Oneonta was well-represented at the Hudson-Mohawk Valley Area Mathematics Conference at Burnt Hills – Ballston Lake High School on March 24. SUNY Oneonta-affiliated mathematics teachers and pre-service teachers were Caitlin Weaver ’14, Melanie Schmidt ’17, Ellie Quinlan ’17, Bridgette Proper ’17, Andrew Ditzel, Sarah Cuddihy, Tabitha McGill, Jaidin Tonneson and Kerri Pangburn. Ray Siegrist, Secondary Education and Educational Technology, presented a session about collecting data and creating a model “Modeling Isn’t Just for the Runway Anymore.”
Are you passionate about sustainability and conservation? Want to experience one of the most cosmopolitan cities AND one of the most remote islands in the world during a 2.5-week trip? Looking for a life-changing, self-defining global learning opportunity, both academically and culturally? Wanted to travel to Asia but didn’t want to go solo? If you said yes to any of these questions, you are a great candidate for the faculty-led travel course to Ogasawara Islands, Japan. Participants must enroll in both BIOL 294 in Fall 2018 AND BIOL 271 in Winter 2019.
Study abroad scholarships are available from the Office of International Education, and financial aid may be applied to the program cost.
Faculty Stipend and Subgrants to Add Applied Learning to Your Class Available
The Faculty Center is currently accepting faculty applications for funding to include Applied Learning opportunities for students in your courses. There are three tiers of funding ranging from a personal stipend, funds for implementation of an individual project, and department level funding. Applications are simple to complete and projects are refined and further developed through a short workshop on Applied Learning.
All applications are due by April 16. For more information on this and other funding opportunities, please go to http://www.oneonta.edu/faculty-center/awards-funding.asp or email email@example.com.
Distinguished Professor Gretchen Sorin’s research was the subject of a recent radio broadcast: http://wamc.org/post/morning-headlines-jim-kevlin-hometown-oneonta-81
SUNY Oneonta’s Project Space Gallery will soon feature ‘To Grow a Farmer,’ an ongoing photographic essay of farming families in upstate New York. There will be an opening reception with a bluegrass band and refreshments on April 19 from 5 to 7 p.m.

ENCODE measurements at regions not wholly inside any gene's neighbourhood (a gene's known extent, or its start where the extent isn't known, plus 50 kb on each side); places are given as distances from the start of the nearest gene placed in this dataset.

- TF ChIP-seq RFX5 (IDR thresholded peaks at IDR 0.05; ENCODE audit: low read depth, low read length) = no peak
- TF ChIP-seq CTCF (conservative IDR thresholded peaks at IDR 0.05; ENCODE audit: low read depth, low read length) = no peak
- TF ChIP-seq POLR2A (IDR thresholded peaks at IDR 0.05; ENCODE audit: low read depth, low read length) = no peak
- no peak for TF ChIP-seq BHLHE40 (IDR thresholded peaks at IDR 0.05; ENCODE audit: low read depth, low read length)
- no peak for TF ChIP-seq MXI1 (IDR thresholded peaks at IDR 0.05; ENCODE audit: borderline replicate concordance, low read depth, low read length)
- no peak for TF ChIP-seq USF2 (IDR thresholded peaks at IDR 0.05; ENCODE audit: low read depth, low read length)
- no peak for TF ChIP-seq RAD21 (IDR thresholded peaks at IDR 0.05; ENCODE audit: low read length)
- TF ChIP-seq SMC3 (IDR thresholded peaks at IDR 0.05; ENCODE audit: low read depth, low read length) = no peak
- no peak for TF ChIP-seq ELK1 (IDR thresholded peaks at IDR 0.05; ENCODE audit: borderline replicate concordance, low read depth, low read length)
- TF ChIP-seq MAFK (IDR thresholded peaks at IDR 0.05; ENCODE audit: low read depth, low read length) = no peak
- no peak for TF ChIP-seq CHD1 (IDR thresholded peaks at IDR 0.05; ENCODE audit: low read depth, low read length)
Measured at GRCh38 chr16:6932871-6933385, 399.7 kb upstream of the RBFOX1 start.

‘To Grow a Farmer’ explores a dichotomy between the farmer and the sustainability of farming. Wesley Bernard, Lecturer of Photography, is focusing on the future of generational farms with young family members who are deciding to stay on the farm and continue the tradition of farming, along with families or individuals who have just begun to operate a farm.
The annual Art Conference will take place Thursday, April 5, from 2 p.m. to 5 p.m. in the Hamblin Theater in the Fine Arts Center. The program is as follows:
“Opening Remarks and Introduction”
Pearlie Rose S. Baluyut
“Prisoners-of-War (POW) Art of Singapore”
“Occupying the Spaces In-Between: The Force of Geography on Singapore’s Contemporary Art”
“David Chan: A Provocation Through Contradiction”
Carolyn Peck and Jessica Tyler
“Worth A Thousand Words”
“Cynical Realism and the Freedom of Expression in Chinese Contemporary Art”
“Subodh Gupta and The Power of Ordinary Objects”
“Beyond Reality: Locating the Sur-Real in Thai Photography”
“Photographing the Rape of Fallujah”
“Fernando Amorsolo’s Defend Thy Honor: Triangulating Japan, The Philippines, and Singapore”
Pearlie Rose S. Baluyut
Dr. Shantel George from the Departments of Africana & Latino Studies and History will give a presentation titled, “Kola Nut: A Small Object That Has Shaped the World,” on Thursday, April 19, 2018, in 303 Fitzelle Hall at SUNY Oneonta.
Over the past few decades, there has been increasing scholarly interest in the global history of commodities. However, scholars have not adequately addressed the global significance of the African kola nut which was circulated through transatlantic networks from the fifteenth century.
By tracing this single object, George’s research interrogates its connection to enslavement, religious practices, and medicine over time and space. In doing so, her research contributes to debates on the exchange, production, and consumption of commodities, particularly the ways in which small objects have shaped the cultures and experiences of people of African descent.